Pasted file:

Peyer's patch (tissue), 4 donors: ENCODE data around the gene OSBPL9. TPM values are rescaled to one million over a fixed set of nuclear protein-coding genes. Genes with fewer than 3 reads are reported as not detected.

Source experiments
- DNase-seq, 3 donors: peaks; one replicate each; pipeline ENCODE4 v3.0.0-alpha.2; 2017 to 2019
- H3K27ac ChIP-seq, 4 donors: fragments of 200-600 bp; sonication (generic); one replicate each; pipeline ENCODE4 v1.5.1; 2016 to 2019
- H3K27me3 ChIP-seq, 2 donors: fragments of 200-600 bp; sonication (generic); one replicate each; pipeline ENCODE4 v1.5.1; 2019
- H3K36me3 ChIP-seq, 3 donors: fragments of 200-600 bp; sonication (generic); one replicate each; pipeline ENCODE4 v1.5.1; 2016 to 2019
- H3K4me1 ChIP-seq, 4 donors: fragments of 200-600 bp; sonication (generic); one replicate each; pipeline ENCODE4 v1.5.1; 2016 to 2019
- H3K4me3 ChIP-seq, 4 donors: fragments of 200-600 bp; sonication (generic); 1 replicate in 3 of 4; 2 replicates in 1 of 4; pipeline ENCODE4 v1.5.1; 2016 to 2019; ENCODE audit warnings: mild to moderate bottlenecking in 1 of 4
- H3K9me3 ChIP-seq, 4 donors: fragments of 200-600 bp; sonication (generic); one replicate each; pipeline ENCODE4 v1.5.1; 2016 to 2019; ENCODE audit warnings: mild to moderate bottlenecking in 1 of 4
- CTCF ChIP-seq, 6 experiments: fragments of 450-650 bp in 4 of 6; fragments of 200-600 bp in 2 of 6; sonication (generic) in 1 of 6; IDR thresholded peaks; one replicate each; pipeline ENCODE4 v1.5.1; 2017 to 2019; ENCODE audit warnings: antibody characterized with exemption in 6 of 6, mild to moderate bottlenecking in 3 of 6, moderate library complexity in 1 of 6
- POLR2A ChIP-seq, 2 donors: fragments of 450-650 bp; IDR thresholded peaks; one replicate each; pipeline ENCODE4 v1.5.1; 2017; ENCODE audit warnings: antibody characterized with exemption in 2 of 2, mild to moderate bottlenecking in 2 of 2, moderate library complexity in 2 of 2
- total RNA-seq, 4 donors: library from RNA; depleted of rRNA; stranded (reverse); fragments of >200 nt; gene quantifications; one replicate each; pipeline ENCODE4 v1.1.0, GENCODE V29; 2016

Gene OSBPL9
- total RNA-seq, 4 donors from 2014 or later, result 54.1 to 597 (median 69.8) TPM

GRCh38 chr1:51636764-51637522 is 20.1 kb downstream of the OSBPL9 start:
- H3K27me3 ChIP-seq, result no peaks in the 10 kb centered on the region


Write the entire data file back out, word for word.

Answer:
Peyer's patch (tissue), 4 donors: ENCODE data around the gene OSBPL9. TPM values are rescaled to one million over a fixed set of nuclear protein-coding genes. Genes with fewer than 3 reads are reported as not detected.

Source experiments
- DNase-seq, 3 donors: peaks; one replicate each; pipeline ENCODE4 v3.0.0-alpha.2; 2017 to 2019
- H3K27ac ChIP-seq, 4 donors: fragments of 200-600 bp; sonication (generic); one replicate each; pipeline ENCODE4 v1.5.1; 2016 to 2019
- H3K27me3 ChIP-seq, 2 donors: fragments of 200-600 bp; sonication (generic); one replicate each; pipeline ENCODE4 v1.5.1; 2019
- H3K36me3 ChIP-seq, 3 donors: fragments of 200-600 bp; sonication (generic); one replicate each; pipeline ENCODE4 v1.5.1; 2016 to 2019
- H3K4me1 ChIP-seq, 4 donors: fragments of 200-600 bp; sonication (generic); one replicate each; pipeline ENCODE4 v1.5.1; 2016 to 2019
- H3K4me3 ChIP-seq, 4 donors: fragments of 200-600 bp; sonication (generic); 1 replicate in 3 of 4; 2 replicates in 1 of 4; pipeline ENCODE4 v1.5.1; 2016 to 2019; ENCODE audit warnings: mild to moderate bottlenecking in 1 of 4
- H3K9me3 ChIP-seq, 4 donors: fragments of 200-600 bp; sonication (generic); one replicate each; pipeline ENCODE4 v1.5.1; 2016 to 2019; ENCODE audit warnings: mild to moderate bottlenecking in 1 of 4
- CTCF ChIP-seq, 6 experiments: fragments of 450-650 bp in 4 of 6; fragments of 200-600 bp in 2 of 6; sonication (generic) in 1 of 6; IDR thresholded peaks; one replicate each; pipeline ENCODE4 v1.5.1; 2017 to 2019; ENCODE audit warnings: antibody characterized with exemption in 6 of 6, mild to moderate bottlenecking in 3 of 6, moderate library complexity in 1 of 6
- POLR2A ChIP-seq, 2 donors: fragments of 450-650 bp; IDR thresholded peaks; one replicate each; pipeline ENCODE4 v1.5.1; 2017; ENCODE audit warnings: antibody characterized with exemption in 2 of 2, mild to moderate bottlenecking in 2 of 2, moderate library complexity in 2 of 2
- total RNA-seq, 4 donors: library from RNA; depleted of rRNA; stranded (reverse); fragments of >200 nt; gene quantifications; one replicate each; pipeline ENCODE4 v1.1.0, GENCODE V29; 2016

Gene OSBPL9
- total RNA-seq, 4 donors from 2014 or later, result 54.1 to 597 (median 69.8) TPM

GRCh38 chr1:51636764-51637522 is 20.1 kb downstream of the OSBPL9 start:
- H3K27me3 ChIP-seq, result no peaks in the 10 kb centered on the region